Also, this means that any military body which will be subsequently formed by the coalition — and which would include the defense minister of the interim government — will not have any actual authority. This is true as long as money and support are not passing through the opposition movement, which took the final decision that it is the sole representative of the opposition.
As for the rest of the opposition groups, they are either non-existent or puppets of the regime, according to some members of the SNC. Despite the fact that the members of the National Coordinating Committee at home were invited to attend the Doha meetings in preparation for the announcement of the coalition, the invitations were sent on an individual basis (Hassan Abdel Azim was invited as a representative of the Socialist Union, Abdel-Aziz al-Khair as a representative of the Communist Action Party and Aref Dalila as an independent figure).
What prompted them to attend these meetings was Western insistence — and the US and France in particular — on the need for the internal opposition to attend [the Doha meetings] and to join the coalition.
A big issue remains: any decision issued by the coalition (including the SNC) is the decision of the party that formed such a coalition — i.e., the Qataris, French and Turks. Of course, this dilemma was not created by this newborn movement, rather it is a dilemma created by the SNC almost a year ago.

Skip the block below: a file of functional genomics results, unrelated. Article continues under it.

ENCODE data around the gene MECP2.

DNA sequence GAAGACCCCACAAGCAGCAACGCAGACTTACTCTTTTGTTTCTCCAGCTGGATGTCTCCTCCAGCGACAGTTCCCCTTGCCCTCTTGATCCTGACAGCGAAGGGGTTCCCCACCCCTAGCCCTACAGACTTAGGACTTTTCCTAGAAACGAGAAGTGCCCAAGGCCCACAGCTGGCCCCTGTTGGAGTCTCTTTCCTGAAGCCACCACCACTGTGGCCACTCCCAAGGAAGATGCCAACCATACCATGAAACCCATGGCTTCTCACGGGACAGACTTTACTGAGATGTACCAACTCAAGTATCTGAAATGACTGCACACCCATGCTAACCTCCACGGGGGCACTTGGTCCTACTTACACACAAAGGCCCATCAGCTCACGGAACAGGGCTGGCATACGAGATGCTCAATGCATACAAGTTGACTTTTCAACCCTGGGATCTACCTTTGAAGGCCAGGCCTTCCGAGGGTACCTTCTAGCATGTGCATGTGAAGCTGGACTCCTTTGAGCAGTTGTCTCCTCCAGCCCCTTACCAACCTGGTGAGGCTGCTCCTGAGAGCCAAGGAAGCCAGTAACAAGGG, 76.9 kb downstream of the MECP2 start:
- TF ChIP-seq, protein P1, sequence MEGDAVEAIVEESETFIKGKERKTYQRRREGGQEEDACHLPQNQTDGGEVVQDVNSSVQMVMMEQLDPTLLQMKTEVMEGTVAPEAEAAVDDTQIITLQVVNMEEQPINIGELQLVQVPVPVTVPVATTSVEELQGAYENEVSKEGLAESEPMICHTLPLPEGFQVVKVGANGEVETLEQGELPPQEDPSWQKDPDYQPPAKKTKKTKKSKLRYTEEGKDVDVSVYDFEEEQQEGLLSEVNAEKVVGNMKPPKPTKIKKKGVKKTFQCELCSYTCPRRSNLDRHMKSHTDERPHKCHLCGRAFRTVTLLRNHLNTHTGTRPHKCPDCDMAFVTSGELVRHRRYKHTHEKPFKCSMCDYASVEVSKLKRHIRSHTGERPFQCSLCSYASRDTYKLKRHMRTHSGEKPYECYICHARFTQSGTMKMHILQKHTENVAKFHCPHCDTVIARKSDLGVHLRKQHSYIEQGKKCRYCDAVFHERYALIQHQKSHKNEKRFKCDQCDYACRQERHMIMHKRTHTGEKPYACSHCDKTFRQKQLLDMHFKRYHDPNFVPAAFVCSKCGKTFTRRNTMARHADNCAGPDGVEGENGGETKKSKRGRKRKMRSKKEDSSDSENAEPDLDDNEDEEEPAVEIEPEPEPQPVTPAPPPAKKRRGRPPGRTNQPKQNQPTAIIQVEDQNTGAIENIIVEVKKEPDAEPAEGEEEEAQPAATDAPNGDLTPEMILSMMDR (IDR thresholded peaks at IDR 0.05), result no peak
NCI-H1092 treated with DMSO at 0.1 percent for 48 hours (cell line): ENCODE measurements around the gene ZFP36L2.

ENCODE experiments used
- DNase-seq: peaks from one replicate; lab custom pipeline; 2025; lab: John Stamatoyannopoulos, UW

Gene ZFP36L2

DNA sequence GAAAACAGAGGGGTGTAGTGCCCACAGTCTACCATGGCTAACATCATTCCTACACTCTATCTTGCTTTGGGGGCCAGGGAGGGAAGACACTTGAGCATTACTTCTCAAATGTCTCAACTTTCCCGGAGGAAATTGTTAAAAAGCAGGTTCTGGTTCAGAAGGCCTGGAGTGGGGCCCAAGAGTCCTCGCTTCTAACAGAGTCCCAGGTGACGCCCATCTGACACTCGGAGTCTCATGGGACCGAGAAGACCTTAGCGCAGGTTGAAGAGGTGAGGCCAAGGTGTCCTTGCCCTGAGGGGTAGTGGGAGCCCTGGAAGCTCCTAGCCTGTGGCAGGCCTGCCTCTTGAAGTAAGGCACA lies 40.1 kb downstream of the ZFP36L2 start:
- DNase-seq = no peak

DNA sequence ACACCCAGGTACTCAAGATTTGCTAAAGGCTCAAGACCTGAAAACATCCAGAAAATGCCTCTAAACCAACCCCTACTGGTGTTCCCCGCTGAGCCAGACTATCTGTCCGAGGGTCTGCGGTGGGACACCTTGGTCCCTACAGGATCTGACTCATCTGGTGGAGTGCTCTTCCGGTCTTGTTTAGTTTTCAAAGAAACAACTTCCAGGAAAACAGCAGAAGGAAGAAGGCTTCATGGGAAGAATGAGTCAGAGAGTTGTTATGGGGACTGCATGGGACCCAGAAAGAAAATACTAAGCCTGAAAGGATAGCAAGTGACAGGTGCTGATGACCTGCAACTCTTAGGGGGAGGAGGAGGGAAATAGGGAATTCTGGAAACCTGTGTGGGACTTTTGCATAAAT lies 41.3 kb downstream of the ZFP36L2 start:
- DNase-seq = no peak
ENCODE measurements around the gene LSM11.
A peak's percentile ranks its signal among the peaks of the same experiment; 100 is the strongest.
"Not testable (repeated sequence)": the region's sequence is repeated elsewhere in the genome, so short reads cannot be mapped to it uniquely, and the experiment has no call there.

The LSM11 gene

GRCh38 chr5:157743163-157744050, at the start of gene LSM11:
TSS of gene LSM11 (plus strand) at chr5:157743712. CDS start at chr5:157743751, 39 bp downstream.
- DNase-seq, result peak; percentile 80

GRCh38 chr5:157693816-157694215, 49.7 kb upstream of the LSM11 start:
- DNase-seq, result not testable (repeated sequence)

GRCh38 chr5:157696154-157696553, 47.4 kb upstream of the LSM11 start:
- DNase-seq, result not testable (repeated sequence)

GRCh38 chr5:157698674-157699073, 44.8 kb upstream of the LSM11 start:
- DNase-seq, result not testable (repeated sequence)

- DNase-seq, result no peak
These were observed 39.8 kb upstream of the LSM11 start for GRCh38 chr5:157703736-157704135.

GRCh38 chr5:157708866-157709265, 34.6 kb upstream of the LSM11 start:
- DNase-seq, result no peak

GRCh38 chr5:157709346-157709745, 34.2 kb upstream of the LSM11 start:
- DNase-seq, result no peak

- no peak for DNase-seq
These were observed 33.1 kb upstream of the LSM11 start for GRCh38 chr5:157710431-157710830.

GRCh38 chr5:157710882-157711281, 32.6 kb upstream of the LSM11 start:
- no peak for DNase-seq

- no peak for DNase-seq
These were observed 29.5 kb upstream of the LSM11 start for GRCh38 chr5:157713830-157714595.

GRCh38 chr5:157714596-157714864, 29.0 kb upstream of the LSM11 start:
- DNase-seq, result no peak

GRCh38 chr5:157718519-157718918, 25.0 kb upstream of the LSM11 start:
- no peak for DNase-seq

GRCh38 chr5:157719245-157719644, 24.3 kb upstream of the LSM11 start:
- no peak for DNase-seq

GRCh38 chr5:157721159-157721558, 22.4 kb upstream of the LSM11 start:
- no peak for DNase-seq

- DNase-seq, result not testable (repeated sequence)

Back then, the SNC sought to internationalize the Syrian issue and called for various forms of interference, such as a no fly zone, a buffer zone or military intervention. This infers the transfer of the proposed solutions to the outside and attaches any SNC resolution to foreign resolutions. It also means accommodating the decisions of these countries, which declared the failure [of the SNC] and said that they no longer believe in it given the very vast distance that separates it from the public and from the remaining opposition groups and militants. These critics argue that the SNC wasted time on useless conferences, media parades and statements.
As the coalition follows in the footsteps of its predecessor in terms of the frequency of its meetings, committees and statements, rapid Syrian developments are taking place, thus making it hard for it to catch up to them. Thus, it has turned into a political entity which plays a minor role in the Syrian scene. Meanwhile, the leading role is now being played by the armed groups, and most importantly those guiding, financing and arming militant groups.